A record level of exports and a drop in oil prices narrowed the U.S. trade deficit in July to its lowest point in three months. The jump in exports could give the economy a lift at time when it is at risk of another recession.

The trade deficit fell to $44.8 billion in July, down 13.1 percent from June, the Commerce Department reported Thursday.

American manufacturers sold more cars, airplanes and industrial machinery in foreign markets. Exports rose 3.6 percent to a record $178 billion.

Imports dipped 0.2 percent to $222.8 billion. Most of the decline came from a drop in oil imports. Oil imports fell 6 percent to $35.5 billion, mostly because oil prices fell.

Paul Dales, senior U.S. economist for Capital Economics, said the report suggests the trade deficit won't drag on growth in the July-September quarter It may even give growth a boost. But he said the annual growth rate for exports has slowed from earlier in the year, so trade shouldn't offset weakness in the broader U.S. economy.

Separately, the Labor Department said the number of people who applied for unemployment benefits ticked up last week by 2,000 to a seasonally adjusted 414,000. Companies aren't significantly increasing layoffs. But little hiring is taking place.

Applications need to fall below 375,000 to indicate sustainable job growth. They haven't been below that level since February.

The overall economy grew at a meager 0.7 percent in the first six months of this year, the slowest growth since the recession ended two years ago. The economy added no net jobs in August, the weakest month for hiring since September 2010.

Economists predict a modest rebound to around 2 percent growth in the second half of this year. Some of that strength is expected to come from stronger export sales.

A narrowing trade deficit adds to economic growth. It signals that more products are being made in the United States and less money is flowing overseas.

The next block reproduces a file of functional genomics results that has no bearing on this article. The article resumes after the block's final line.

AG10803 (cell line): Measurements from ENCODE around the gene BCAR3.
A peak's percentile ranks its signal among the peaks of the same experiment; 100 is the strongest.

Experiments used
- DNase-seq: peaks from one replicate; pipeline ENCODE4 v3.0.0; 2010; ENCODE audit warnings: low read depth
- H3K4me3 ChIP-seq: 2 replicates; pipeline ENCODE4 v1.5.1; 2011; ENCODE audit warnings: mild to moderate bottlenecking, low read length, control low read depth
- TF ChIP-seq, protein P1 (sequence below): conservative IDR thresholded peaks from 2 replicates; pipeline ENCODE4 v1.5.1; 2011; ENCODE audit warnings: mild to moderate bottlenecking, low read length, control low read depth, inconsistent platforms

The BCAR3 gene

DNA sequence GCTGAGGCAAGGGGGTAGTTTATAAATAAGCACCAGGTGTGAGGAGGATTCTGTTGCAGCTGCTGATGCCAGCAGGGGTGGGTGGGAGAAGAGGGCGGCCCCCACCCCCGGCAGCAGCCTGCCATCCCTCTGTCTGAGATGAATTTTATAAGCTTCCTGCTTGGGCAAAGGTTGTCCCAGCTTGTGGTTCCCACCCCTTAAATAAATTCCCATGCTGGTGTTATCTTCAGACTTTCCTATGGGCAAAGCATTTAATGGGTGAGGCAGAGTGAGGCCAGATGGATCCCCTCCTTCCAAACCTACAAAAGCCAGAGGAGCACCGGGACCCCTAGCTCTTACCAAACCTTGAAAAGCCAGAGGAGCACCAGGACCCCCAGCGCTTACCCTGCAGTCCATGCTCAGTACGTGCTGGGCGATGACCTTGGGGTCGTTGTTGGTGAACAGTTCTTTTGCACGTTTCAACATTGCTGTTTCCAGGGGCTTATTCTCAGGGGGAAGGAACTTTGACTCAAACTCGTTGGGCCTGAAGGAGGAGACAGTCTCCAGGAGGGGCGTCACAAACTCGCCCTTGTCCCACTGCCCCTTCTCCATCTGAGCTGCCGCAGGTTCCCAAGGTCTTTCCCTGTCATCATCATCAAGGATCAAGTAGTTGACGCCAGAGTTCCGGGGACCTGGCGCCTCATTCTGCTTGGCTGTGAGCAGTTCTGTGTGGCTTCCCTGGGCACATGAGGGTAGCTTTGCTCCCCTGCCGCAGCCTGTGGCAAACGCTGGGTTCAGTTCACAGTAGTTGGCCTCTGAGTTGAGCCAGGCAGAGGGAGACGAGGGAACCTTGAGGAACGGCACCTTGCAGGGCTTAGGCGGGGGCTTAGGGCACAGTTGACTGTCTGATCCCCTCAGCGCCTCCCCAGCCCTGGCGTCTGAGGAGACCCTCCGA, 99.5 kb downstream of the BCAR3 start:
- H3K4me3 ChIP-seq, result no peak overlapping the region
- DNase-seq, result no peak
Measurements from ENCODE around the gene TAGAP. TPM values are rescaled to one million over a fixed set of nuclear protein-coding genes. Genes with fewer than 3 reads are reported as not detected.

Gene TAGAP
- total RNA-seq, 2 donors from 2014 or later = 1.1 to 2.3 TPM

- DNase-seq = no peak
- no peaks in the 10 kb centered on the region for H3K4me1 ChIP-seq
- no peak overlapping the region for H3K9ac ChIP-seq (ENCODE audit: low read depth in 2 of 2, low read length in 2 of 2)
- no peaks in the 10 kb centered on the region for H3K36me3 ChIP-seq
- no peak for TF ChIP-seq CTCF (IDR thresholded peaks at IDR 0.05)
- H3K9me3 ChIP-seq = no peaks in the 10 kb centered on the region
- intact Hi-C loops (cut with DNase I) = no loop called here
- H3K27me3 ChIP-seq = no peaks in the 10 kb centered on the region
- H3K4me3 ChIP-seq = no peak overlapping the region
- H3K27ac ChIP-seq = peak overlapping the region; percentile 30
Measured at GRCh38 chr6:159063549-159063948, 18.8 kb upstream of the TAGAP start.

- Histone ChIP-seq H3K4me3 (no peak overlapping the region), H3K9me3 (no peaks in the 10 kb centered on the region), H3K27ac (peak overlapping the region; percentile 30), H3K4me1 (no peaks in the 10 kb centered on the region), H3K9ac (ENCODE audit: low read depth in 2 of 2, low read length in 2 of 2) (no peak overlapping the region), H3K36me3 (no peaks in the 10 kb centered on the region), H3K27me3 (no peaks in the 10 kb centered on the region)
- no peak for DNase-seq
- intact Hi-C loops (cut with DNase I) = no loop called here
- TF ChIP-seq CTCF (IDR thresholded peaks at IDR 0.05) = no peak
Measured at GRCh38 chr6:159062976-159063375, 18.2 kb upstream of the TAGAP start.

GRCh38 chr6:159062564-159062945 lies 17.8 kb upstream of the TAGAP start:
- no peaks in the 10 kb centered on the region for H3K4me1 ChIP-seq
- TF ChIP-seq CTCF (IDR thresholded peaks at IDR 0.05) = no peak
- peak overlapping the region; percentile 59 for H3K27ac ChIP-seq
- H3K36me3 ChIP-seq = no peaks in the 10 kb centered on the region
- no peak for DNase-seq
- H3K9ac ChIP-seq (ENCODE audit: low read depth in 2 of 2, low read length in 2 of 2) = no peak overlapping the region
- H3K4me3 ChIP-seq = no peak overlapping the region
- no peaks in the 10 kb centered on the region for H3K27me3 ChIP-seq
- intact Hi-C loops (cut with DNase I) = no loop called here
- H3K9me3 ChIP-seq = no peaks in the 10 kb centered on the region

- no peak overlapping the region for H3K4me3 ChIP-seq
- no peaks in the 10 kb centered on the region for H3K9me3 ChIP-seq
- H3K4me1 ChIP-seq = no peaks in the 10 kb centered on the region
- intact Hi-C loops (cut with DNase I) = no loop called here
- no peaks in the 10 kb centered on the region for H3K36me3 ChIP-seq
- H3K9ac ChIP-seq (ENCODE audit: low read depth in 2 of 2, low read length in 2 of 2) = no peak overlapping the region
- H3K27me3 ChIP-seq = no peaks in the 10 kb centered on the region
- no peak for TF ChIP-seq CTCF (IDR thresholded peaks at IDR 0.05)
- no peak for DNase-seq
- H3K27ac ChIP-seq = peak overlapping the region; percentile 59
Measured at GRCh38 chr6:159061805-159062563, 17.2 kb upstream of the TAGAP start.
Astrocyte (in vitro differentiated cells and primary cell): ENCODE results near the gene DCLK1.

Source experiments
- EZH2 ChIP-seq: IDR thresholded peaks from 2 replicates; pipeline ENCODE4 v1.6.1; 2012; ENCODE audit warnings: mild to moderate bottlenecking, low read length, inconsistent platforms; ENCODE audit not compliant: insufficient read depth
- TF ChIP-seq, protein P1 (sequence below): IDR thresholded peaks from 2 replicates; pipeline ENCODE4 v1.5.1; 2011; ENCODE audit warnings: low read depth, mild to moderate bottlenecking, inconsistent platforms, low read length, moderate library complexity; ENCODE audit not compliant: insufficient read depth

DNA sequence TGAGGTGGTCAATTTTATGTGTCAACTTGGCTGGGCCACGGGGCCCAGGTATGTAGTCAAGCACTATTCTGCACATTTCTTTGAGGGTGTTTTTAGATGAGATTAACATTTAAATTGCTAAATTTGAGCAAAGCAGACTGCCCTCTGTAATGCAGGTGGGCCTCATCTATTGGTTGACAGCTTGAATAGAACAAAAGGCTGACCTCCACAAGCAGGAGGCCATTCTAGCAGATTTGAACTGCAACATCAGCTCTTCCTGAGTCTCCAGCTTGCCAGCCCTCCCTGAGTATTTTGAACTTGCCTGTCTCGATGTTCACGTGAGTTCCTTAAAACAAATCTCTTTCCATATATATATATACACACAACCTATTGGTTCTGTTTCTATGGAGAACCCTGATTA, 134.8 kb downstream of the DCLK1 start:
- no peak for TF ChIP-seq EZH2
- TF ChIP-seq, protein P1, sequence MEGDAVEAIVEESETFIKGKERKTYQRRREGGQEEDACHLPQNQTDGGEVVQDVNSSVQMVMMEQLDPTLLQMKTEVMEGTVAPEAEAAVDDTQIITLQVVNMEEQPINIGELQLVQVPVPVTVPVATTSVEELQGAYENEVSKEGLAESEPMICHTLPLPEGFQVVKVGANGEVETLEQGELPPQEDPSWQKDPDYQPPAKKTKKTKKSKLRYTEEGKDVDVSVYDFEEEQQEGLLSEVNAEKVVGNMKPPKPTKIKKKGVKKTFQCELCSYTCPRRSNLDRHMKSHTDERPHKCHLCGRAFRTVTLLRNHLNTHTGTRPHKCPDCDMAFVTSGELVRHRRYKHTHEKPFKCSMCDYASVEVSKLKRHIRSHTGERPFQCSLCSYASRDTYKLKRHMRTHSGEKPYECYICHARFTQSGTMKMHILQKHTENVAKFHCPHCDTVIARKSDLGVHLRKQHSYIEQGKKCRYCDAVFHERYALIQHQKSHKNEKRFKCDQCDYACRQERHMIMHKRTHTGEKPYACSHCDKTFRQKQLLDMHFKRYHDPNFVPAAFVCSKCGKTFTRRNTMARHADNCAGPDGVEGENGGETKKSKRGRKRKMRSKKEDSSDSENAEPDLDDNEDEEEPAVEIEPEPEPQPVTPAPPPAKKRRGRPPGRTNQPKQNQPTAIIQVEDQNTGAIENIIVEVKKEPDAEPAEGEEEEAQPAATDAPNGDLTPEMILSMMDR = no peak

The U.S. trade deficit through July was running at an annual rate of $565.3 billion, 13.1 percent higher than last year's imbalance of $500 billion.

For July, the U.S. trade deficit with China rose 1.1 percent to $27 billion, the largest imbalance since September 2010. Through the first seven month of this year, the deficit with China is 10 percent higher than the same period in 2010, a year when the trade gap between the two nations hit a record high.

The Obama administration has been applying pressure to China to allow its currency to rise more quickly in value against the dollar as a way of boosting U.S. exports to China and dampening Chinese imports to this country.

The U.S. deficit with Japan jumped by 30 percent in July to $5.3 billion, reflecting a sharp rebound in imports from Japan as that country's factories resumed more normal production following the March 11 natural disasters. The curtailment of Japanese shipments to the United States restricted U.S. production in such areas as autos where American factories are dependent on getting component parts from Japan.

Oil imports declined because the volume of shipments fell as did the price. The average price of a barrel of imported crude oil dropped to $104.27 in July, down from $106 in June. Oil prices have declined further since then so economists are expecting oil imports to fall in in coming months.

The record for exports hit in July came after two months in which exports had fallen as global demand weakened.